What are 3 reasons why space exploration is important?

Everyday benefits of space explorationImproving health care. Protect our planet and our environment.

What are 3 reasons why space exploration is important?

Everyday benefits of space explorationImproving health care. Protect our planet and our environment. Cooperate with countries around the world. At the time of the moon landing in 1969, many people imagined that, at the beginning of the 21st century, space travel would become routine and that we would visit other planets in our solar system and perhaps even dare to venture into interstellar space.

If we don't want to follow the path of the dinosaurs one day, we must protect ourselves from the threat of being hit by a large asteroid. According to NASA, normally once every 10,000 years, a rocky or iron asteroid the size of a football field could crash into the surface of our planet and possibly cause tsunamis large enough to flood coastal areas. Originally, a very long list of devices, materials and processes was developed for the U.S. UU.

The space program, but found other applications on Earth, so many that NASA has an office that is looking for ways to reuse space technology as products. We all know freeze-dried foods, but there are many others. In the 1960s, for example, NASA scientists developed a plastic coated with a metallic reflective agent. When used on a blanket, it reflects about 80 percent of the user's body heat, an ability that helps accident victims and runners leaving a marathon stay warm.

It needs to detect and prevent a hostile nation or terrorist group from deploying space-based weapons or attacking its navigation, communications and surveillance satellites. And while this nation and other major powers, such as Russia and China, are signatories to a 1967 treaty that prohibits nations from claiming territory in space, it's not hard to think of examples of previous treaties that were left aside when someone saw the benefits of doing so. I was a child in the 1960s, a time when many of us believed that one day we would fly out to the cosmos in search of adventure. I can't say precisely when that dream ended for me, but I remember that in the mid-1990s, British folk singer Billy Bragg recorded a song that seemed to capture something of what I was feeling.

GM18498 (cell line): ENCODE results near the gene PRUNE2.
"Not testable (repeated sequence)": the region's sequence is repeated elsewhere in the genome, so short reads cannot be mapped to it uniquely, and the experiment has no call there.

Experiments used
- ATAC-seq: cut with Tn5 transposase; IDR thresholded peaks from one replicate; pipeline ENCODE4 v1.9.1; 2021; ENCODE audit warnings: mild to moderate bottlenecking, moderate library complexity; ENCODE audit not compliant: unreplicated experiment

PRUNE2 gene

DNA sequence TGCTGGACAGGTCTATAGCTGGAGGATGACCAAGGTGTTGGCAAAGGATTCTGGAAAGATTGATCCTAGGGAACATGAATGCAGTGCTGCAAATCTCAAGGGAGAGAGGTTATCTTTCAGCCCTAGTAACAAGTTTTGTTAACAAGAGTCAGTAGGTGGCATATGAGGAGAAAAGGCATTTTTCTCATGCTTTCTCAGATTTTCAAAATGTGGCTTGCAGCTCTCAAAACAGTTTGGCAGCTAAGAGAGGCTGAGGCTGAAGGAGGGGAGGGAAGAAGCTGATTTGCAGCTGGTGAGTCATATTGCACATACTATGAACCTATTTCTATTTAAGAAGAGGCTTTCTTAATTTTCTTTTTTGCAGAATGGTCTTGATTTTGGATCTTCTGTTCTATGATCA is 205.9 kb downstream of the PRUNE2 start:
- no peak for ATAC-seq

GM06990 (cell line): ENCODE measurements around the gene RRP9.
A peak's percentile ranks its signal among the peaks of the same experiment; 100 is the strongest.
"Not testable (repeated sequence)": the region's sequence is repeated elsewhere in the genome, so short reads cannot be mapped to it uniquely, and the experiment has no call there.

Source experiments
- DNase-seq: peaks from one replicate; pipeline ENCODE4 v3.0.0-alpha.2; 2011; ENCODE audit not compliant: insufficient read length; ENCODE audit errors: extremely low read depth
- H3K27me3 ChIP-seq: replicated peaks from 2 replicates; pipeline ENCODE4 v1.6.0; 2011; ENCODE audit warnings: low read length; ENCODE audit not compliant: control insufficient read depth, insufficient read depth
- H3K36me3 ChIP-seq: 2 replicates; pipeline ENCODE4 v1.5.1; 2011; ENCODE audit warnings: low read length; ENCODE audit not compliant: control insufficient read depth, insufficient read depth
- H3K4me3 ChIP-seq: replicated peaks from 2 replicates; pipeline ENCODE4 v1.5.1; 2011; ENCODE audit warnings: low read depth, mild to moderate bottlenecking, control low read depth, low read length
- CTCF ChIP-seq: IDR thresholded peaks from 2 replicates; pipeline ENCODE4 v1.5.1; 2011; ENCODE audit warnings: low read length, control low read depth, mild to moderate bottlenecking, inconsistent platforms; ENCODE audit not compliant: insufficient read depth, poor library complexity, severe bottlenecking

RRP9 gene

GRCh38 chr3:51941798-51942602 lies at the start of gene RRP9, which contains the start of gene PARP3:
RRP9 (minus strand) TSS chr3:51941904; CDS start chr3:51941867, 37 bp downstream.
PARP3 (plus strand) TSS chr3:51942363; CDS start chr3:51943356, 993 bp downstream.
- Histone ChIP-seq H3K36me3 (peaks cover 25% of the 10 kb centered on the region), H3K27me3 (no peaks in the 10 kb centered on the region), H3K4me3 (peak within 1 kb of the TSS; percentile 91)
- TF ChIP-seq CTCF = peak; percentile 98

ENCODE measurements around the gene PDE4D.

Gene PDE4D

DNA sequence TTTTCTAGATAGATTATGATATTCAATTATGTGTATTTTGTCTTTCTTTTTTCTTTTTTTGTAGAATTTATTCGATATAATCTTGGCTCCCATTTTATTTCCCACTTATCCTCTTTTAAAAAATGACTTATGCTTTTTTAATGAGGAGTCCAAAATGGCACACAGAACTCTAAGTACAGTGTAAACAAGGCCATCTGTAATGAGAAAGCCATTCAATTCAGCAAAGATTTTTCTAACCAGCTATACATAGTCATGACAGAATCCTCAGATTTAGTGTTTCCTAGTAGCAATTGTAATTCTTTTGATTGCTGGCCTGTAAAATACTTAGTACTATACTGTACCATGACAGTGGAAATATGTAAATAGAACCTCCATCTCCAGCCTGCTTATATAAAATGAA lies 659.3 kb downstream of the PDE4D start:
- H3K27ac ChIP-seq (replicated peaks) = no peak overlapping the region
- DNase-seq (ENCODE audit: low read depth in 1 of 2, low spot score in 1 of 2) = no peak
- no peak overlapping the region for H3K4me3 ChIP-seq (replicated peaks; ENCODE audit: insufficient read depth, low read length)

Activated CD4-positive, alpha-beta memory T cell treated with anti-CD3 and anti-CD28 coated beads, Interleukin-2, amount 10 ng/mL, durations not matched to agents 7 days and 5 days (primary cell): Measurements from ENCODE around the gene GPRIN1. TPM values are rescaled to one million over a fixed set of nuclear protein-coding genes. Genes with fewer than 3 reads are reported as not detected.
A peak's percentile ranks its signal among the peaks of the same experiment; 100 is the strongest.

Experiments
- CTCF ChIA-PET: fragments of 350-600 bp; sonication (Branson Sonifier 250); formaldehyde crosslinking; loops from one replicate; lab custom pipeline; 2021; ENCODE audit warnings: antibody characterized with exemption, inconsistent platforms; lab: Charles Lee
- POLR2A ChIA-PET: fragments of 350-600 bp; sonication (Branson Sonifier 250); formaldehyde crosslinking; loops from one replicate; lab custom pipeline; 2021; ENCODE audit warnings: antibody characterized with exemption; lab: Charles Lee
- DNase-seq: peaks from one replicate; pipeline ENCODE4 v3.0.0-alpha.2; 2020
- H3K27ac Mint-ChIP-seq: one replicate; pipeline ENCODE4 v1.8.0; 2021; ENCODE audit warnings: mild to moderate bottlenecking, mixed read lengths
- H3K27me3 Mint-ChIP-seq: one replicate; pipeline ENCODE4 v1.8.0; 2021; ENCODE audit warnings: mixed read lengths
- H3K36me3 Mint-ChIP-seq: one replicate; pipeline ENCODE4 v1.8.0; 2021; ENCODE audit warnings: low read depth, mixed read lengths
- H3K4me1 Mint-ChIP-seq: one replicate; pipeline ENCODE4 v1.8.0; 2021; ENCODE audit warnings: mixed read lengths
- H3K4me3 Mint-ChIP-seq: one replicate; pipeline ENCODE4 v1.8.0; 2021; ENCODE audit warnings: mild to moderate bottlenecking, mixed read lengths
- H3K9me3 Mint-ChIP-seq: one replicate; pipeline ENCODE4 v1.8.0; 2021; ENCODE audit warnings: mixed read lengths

In The Space Race Is Over, Bragg sang about staring intently at the moon as a child and dreaming that night of walking on the Sea of Tranquility. The civil space agency did not select any female astronaut candidates until the 1978 promotion of space shuttle astronauts. From scratch-resistant lenses to solar panels and even artificial limbs, dozens of elements that are key to daily life on Earth were invented and developed in space exploration programs. Astronaut Sally Ride became the first American woman to go to space in 1983 aboard the STS-7, and Eileen Collins was the first woman to pilot the space shuttle during STS-63 in 1995.NASA scientists, in an effort to protect astronauts from bone and muscle loss in the microgravity environment of space, also helped a pharmaceutical company test Prolia, a drug that today helps protect older people from osteoporosis.

Space exploration benefits humanity to a much greater degree than the ultra-rich who buy an island or spend capital on share repurchases. Exploration in translunar space, beyond the protection of the Earth's geomagnetic field, will provide an unprecedented experience in deep space operations. And now, 82-year-old Funk has finally touched the space, demonstrating that older people (and women) can do anything they set their minds to. The robots and artificial intelligence that are currently being developed for the International Space Station, and the return of humans to the Moon, promise to boost technology here at home, help people with physical problems, reduce car accidents and help people with physical problems, reduce car accidents and help people in the event of disasters.

That's why it's crucial to support diplomacy with a NASA space travel capability that can be converted into military use, if necessary. Most of the money spent on space exploration goes to the salaries of thousands of skilled American workers who make NASA missions so successful. If humans could fix the world by canceling all space research, then space research would naturally have to wait until the world's mistakes were corrected. Space research has so many benefits that, sadly, many people, and probably most, simply don't realize it.


Nadine Hassler
Nadine Hassler

Award-winning troublemaker. Devoted internet maven. Friendly pop culture guru. Extreme travel buff. Friendly food aficionado. Freelance travel expert.

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